Password Practices

  • Your password is what protects you from cyber criminals. It is not difficult to come up with safe password methods which will help keep your passwords complex and help protect you and your identity. 

    Password security tips:

    1. Never give your passwords to anyone else. IT Support Center staff and other IT technology support personnel will never request your passwords.

    2. Passwords should never be written down.

    3. Use a pass phrase, not just one word. A short, three word sentence is sufficient. 

    4. Try substituting special characters and numbers in place of normal characters. “I like cake,” for example, can be turned into “!~1!k3~C@ke.” The trick is to stay consistent with your substitutions so you do not get confused. If you are using an “!” for an “I” then always use the “!”.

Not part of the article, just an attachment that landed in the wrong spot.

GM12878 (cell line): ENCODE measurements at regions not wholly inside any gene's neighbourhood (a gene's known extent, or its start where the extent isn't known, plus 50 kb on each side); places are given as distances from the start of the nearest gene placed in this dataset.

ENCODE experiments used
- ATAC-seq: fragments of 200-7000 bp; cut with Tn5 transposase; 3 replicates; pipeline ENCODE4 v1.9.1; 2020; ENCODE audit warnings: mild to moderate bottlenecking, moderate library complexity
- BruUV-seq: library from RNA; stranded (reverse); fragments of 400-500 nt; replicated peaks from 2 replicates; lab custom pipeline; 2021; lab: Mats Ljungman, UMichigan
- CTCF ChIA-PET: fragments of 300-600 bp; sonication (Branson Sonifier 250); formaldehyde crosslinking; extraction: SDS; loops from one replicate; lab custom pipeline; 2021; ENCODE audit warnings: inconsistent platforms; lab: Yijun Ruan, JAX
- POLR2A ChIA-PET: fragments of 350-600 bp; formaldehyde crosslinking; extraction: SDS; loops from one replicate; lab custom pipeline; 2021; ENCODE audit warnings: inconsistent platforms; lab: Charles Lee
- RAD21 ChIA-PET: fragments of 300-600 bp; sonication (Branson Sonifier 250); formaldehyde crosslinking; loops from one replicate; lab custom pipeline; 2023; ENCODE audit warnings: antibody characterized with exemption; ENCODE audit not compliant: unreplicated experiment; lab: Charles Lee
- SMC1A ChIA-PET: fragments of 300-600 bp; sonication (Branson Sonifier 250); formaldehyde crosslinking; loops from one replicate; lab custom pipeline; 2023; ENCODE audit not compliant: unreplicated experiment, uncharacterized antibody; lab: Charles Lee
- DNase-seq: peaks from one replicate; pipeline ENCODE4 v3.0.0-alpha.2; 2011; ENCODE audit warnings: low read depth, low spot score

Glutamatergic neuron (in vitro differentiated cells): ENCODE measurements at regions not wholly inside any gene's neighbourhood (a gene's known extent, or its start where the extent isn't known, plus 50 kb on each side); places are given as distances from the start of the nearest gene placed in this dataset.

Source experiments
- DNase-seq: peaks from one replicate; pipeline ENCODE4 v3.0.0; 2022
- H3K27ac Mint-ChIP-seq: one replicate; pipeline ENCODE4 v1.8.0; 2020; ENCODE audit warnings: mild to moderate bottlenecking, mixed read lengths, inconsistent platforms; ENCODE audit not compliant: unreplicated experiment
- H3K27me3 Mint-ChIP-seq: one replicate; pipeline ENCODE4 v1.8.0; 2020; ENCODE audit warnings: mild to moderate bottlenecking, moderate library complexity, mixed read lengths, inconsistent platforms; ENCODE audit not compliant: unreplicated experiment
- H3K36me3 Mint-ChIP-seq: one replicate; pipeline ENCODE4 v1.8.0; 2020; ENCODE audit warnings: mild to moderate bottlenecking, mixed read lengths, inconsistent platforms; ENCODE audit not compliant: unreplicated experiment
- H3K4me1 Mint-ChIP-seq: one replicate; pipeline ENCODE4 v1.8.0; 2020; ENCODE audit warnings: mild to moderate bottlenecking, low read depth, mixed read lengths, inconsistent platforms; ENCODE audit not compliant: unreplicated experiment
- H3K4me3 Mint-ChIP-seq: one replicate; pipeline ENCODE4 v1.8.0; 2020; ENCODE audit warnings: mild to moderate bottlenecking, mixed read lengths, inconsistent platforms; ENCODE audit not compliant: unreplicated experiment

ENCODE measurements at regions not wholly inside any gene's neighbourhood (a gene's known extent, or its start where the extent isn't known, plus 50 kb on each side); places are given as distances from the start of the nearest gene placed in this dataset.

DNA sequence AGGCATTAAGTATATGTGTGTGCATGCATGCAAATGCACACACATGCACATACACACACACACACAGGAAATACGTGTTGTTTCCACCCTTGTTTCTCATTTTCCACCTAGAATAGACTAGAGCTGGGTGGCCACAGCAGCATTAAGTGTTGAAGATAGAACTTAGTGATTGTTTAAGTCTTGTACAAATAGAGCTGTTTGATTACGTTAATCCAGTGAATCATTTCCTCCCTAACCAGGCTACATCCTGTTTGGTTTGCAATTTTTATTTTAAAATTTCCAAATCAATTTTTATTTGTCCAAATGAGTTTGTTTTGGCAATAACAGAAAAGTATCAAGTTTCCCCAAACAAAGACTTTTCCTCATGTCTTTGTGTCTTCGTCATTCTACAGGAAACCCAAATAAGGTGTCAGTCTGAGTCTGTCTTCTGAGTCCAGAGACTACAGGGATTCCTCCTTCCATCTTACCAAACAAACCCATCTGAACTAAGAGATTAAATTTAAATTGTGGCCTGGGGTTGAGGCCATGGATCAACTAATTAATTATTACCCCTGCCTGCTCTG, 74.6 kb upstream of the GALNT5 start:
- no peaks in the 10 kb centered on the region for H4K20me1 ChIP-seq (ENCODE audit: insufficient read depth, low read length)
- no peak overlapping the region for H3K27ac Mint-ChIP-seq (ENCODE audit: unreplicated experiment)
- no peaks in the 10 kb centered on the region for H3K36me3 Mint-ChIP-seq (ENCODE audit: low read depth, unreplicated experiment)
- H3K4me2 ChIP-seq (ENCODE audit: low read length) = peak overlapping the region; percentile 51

5. If possible, make sure your password has all four character types: Uppercase characters, lowercase characters, special characters, and numbers. (This may not always be possible, as some organizations do not allow certain special characters to be used in their passwords.

    6. Do not reuse old passwords

    7. Passwords should be changed regularly—at least every six months to a year. 

    8. When you change your password, do NOT keep the same base password and make a minor change. Here is an example. If your password is “charlie1,” do NOT then change it to “charlie2.” The new password should be completely different.

    9. Do NOT use the same password, or a variation of the same password, across all of your accounts. If an identity thief figures out your password, then all of your accounts and your identity will then be at risk, because all your passwords are the same. 

    10. Do not use any IUP password for external services (i.e. social networking).

    11. Do not log into a computer and let someone else use it. You will be held responsible for anything that person does.

    12. Do not leave a computer unattended while you are logged in. Anyone could access the computer while you are away, and you could be held responsible for anything that person does. If you must step away from a computer, you should log out of the computer, or lock the screen.

    13. Computers should be set to lock or disconnect users after periods of inactivity.